Among these contenders for authority is the idea of the gay gene. Proponents of this idea argue that a certain portion of DNA is correlated with homosexuality. The major research was done by Dean Hamer in 1993 at the National Cancer Institute’s Laboratory of Biochemistry (NCI) in Bethesda, Maryland. Hamer studied the DNA from 40 pairs of homosexual brothers and found that the DNA from 33 pairs shared five areas of genetic material centered around one noteworthy region of the X chromosome, named Xq28. The region is located on the tip of the long arm of the X chromosome and contains several hundred genes. Much work remains, however, before anyone can claim that homosexuality (or heterosexuality) lies in a discrete twist of DNA.

On one hand, it seems that such research would lend support to the biological legitimacy of homosexuality, and as a result, gay rights advocates could point to evidence that being gay is as natural as being straight. Additionally, proof of homosexuality as an immutable characteristic could weaken the anti-gay rights argument that homosexuality is a choice and therefore does not merit legal recognition in marriage or employment. Brookey, however, is wary that such conclusive information would provoke the opposite response: “by focusing on the X chromosome, Hamer has theorized the gay gene as a female gene,” writes Brookey. Such a theory implicitly affirms the popular conception that gay men are less manly than straight men. Additionally, alleged innateness of sexual orientation does not counter the right-wing argument that the choice to indulge one’s same-sex desires is immoral.

Brookey’s talent for raising doubts about scientific motives and methods furnishes the reader with reasons why, scientifically, the gay gene is a suspect tool for gay rights advocacy. Yet, while he painstakingly recounts various research experiments, he also presumes certain basic points that weaken his objections to scientific theories. For instance, he never bothers to explain why the correlation of homosexuality and effeminacy is oversimplistic, nor why the “assumption that there are only two discrete categories of sexual orientation” might be a false one. Brookey displays much sensitivity to the male homosexual’s varied experiences, yet he seems to ignore those who do have faith in the predominant paradigms—i.e. that one is exclusively gay or straight, or that to be gay is indeed to be less masculine (or “butch”) than straight men. Homosexuals can be just as dependent as heterosexuals on the binaries that govern perceptions of sexuality. From his gay rights advocacy stance, however, Brookey assumes his readers share common attitudes, which prevents him from complicating his arguments as thoroughly as he might.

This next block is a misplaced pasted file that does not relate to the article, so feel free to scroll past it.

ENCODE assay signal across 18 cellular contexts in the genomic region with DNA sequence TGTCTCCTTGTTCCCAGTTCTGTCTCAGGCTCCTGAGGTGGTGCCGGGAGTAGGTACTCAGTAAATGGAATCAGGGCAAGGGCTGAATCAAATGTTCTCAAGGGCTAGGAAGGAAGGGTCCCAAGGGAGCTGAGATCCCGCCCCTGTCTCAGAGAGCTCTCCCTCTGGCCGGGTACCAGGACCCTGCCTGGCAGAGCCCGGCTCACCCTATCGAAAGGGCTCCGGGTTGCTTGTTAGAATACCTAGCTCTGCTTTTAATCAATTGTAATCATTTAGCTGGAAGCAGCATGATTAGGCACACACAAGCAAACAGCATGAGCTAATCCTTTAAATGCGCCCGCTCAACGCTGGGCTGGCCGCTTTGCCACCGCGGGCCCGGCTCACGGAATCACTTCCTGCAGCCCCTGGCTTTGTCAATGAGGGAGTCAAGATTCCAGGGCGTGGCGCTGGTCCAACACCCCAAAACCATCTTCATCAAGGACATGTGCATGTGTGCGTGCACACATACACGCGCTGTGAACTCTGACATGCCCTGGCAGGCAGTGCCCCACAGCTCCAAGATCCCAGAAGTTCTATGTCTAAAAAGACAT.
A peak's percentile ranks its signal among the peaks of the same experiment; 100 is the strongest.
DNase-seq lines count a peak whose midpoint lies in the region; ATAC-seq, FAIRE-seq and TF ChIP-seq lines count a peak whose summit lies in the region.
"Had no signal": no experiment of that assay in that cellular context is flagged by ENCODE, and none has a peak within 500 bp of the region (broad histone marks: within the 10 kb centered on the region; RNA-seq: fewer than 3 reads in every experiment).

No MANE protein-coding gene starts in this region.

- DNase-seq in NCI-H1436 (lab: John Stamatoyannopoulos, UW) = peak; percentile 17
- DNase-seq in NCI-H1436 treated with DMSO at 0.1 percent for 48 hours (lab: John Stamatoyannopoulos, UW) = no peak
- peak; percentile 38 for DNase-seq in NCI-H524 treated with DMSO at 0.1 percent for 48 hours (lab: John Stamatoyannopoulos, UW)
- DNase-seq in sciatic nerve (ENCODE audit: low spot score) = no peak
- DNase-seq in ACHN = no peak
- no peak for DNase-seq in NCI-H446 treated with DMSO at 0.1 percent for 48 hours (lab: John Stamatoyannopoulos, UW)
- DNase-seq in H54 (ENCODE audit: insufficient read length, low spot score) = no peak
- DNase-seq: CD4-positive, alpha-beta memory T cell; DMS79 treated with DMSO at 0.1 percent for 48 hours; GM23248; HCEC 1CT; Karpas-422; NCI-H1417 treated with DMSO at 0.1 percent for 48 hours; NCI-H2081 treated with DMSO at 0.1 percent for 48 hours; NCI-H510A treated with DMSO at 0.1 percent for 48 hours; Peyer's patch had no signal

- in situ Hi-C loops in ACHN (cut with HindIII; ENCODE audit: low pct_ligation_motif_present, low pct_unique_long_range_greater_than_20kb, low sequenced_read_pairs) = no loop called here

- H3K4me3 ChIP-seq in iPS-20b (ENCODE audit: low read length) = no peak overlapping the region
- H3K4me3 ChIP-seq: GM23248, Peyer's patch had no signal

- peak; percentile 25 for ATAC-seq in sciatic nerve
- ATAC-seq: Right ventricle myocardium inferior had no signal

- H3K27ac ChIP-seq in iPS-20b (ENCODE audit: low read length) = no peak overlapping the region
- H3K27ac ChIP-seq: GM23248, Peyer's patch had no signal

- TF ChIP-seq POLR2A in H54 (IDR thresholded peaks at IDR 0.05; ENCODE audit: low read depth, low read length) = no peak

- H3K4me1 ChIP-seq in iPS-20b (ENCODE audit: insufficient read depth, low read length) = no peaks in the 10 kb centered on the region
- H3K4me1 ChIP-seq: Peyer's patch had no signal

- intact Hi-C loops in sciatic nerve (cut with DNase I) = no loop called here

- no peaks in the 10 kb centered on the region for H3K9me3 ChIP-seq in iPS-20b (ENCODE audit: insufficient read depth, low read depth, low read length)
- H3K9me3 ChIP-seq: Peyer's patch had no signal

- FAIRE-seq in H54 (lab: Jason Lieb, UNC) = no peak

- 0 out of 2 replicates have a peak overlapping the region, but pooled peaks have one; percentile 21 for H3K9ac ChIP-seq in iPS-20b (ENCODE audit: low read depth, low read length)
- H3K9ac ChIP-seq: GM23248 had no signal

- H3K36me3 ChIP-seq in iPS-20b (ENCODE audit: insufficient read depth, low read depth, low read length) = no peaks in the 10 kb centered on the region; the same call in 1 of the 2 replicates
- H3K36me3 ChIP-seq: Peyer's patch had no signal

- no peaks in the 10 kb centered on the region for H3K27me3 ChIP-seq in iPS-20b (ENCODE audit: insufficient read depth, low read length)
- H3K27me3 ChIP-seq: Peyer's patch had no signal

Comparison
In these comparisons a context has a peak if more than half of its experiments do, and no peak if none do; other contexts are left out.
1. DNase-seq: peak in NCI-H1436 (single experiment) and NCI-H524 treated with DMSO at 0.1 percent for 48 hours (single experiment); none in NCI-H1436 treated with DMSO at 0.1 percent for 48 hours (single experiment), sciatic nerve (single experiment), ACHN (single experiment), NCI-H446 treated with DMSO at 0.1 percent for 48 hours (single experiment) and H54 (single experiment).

Brookey saves his most compelling argument for the end of his book, although he little more than hints at it: aside from the problematic history of scientific understandings of homosexuality, these understandings (the gay gene included) provide minimal assistance to the cause of gay rights. To assess the potential use of the gay gene as a political and social tool, we must consider its history within those fields. Yet in only one instance does Brookey show that, as a political tool, the alleged immutability of sexual orientation is a weak and even irrelevant political argument. In the Supreme Court case Romer vs Evans, a Colorado law was determined unconstitutional for discriminating according to sexuality—not due to the innateness of anyone’s orientation, but rather on the grounds of discrimination itself.

The gay gene discourse distracts us from the issues at hand. If the objective of gay rights advocacy is to diminish the subtle and not-so-subtle prejudice towards homosexuality that permeates American society (to say nothing of the rest of the world), why not confront those prejudices directly? Since when have scientific facts uprooted deep-seated cultural values? Brookey acknowledges that the search for the cause of homosexuality, as much as it might signify an evolving openness and curiosity about the sexually “aberrant,” still affirms binaries that privilege some over others. But he fails to articulate fully the problem with such thinking. The need for a cause is inherently suspect; it implies that certain identities need justification to exist in the company of others. A truly innovative approach to understanding the male homosexual and advancing gay rights would be to abandon invention altogether and examine homosexuality in its own light, a nonfiction as complex as any other object of scientific, cultural or political interest.